Greater ‘standard of Giving’ Now Needed to Meet New Situation
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Greater ‘standard of Giving’ Now Needed to Meet New Situation

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A radical revision of the standards of giving is necessary to meet the new Jewish situation, Joseph Willen, New York welfare leader, declared in an address on budgetary needs at the sixth annual general assembly of the Council of Jewish Welfare Funds, which closed here last night.

“We must reconcile ourselves to the fact that the completely abnormal existence we have been leading in the past months has become normal for the Jewish community,” Mr. Willen said. “Living in a world which is totally unreasonable, we must adjust ourselves to unreasonable demands and accept continuation of unreasonable burdens for years to come.”

Speakers at a luncheon session yesterday, in addition to James Marshall (JTA NEWS JAN. 24) were Mrs. Sidney C. Borg, vice-president of the New York Federation for the Support of Jewish Philanthropic Societies, who presided, Mrs. Richard P. Limburg, chairman of the 1938 campaign of the New York Federation’s women’s division, and Sidney Hollander, of Baltimore, newly elected president of the Council.

Mr. Hollander said the process of developing leaders should be democratic. “Money and leadership are no more synonymous than age and wisdom,” he said. He urged increased responsibility for women and persons of merit, regardless of background and views. Mrs. Limburg stressed the importance of bringing men and women with prestige and influence in the community into active leadership of the Jewish community, but urged a “judicious mixture” of the various elements — Zionists, non-Zionists, Orthodox, Conservative and Reform.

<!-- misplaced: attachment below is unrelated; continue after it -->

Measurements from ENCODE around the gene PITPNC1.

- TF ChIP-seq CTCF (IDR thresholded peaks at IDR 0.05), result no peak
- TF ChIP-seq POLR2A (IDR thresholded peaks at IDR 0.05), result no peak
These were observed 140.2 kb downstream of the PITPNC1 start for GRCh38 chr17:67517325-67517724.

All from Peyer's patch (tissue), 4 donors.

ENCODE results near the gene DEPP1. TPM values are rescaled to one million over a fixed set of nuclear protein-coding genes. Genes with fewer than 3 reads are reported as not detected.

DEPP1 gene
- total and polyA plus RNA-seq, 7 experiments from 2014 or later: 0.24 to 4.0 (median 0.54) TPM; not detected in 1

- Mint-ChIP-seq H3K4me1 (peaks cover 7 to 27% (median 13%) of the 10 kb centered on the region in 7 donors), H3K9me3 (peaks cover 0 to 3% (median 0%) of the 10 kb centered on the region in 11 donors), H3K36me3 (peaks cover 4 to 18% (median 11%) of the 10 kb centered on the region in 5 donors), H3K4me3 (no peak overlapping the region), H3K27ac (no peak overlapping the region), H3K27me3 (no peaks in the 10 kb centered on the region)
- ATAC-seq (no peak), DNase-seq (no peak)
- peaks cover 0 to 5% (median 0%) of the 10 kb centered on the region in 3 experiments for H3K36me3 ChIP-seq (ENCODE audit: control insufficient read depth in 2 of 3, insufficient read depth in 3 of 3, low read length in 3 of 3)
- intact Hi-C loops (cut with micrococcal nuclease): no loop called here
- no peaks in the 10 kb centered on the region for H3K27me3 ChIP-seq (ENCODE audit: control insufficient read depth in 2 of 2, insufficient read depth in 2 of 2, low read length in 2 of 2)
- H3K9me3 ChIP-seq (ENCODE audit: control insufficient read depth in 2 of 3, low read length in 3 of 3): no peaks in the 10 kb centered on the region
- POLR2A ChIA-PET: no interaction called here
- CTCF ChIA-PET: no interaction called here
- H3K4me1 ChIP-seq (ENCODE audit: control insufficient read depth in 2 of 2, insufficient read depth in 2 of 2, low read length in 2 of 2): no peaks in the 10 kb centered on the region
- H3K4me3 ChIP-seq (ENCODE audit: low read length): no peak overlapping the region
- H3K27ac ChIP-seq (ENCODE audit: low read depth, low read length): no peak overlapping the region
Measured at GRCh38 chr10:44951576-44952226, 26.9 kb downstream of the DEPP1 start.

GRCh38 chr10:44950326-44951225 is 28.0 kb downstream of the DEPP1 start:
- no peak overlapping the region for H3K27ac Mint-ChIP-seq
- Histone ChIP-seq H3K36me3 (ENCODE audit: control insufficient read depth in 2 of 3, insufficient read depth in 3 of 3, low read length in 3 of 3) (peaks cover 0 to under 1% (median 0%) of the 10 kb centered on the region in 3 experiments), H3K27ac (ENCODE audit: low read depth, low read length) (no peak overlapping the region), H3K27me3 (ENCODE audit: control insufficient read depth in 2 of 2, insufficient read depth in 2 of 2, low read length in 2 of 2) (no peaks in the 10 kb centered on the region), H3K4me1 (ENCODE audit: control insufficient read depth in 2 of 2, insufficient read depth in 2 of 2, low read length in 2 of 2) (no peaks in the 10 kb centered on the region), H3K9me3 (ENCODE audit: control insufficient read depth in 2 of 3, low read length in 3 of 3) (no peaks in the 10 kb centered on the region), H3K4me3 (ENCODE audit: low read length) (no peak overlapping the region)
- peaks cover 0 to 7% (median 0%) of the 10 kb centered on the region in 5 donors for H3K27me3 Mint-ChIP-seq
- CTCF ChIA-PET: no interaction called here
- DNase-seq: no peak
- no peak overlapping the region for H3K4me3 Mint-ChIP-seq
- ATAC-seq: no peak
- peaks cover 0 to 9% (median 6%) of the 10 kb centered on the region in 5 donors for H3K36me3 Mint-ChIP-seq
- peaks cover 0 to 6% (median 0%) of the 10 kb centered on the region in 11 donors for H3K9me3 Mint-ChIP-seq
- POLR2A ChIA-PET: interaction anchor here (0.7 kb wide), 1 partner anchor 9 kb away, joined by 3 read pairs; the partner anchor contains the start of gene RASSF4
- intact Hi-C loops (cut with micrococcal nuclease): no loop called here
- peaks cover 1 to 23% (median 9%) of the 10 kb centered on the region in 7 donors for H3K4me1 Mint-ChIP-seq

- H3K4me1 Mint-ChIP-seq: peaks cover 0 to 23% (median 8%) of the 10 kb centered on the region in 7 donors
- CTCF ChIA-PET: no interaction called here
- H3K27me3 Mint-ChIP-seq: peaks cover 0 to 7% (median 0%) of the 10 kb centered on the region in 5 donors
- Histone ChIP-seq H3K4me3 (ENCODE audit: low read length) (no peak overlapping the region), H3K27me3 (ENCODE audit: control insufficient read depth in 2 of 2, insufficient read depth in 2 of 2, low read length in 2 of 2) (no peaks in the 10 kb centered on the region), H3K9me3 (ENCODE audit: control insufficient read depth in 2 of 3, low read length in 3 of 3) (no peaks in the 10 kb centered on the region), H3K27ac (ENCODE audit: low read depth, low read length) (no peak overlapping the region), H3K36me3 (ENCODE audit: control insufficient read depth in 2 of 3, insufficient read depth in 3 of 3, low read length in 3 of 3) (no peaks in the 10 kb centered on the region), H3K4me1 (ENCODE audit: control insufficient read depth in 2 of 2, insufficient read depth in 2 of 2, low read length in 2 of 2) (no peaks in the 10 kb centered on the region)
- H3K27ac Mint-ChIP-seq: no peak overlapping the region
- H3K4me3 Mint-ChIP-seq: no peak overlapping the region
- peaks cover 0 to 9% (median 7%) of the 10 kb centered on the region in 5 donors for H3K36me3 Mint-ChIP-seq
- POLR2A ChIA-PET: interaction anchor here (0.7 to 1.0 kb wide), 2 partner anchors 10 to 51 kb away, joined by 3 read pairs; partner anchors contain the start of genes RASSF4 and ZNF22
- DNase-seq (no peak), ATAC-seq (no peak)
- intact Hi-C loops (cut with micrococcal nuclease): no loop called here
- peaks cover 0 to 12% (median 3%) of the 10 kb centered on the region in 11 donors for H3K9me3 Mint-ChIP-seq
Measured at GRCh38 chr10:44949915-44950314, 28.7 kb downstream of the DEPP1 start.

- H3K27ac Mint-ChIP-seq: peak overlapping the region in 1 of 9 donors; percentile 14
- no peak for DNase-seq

Dr. Alvin Johnson, director of the New School for Social Research of New York, addressing a separate meeting on the American ORT Federation, said that “history teaches clearly, wherever refugees have gone in large numbers, economic and social life has bloomed.” He suggested the training of young refugees for small agricultural settlements and the development of “infectious centers of pleasant living in the countryside.” He asserted that “we should utilize the horrors of European persecution for raising the efficiency of and increasing interest in our own country and simultaneously blocking the gully between Jew and Gentile, quite the most dangerous case of erosion in our time.”

Dr. David Lvovitch, vice-president of the World ORT Union, said that “Americans here should also realize the need for retraining and improving the economic prospects of the 6,000,000 in Europe, most of whom must remain in their own countries.”

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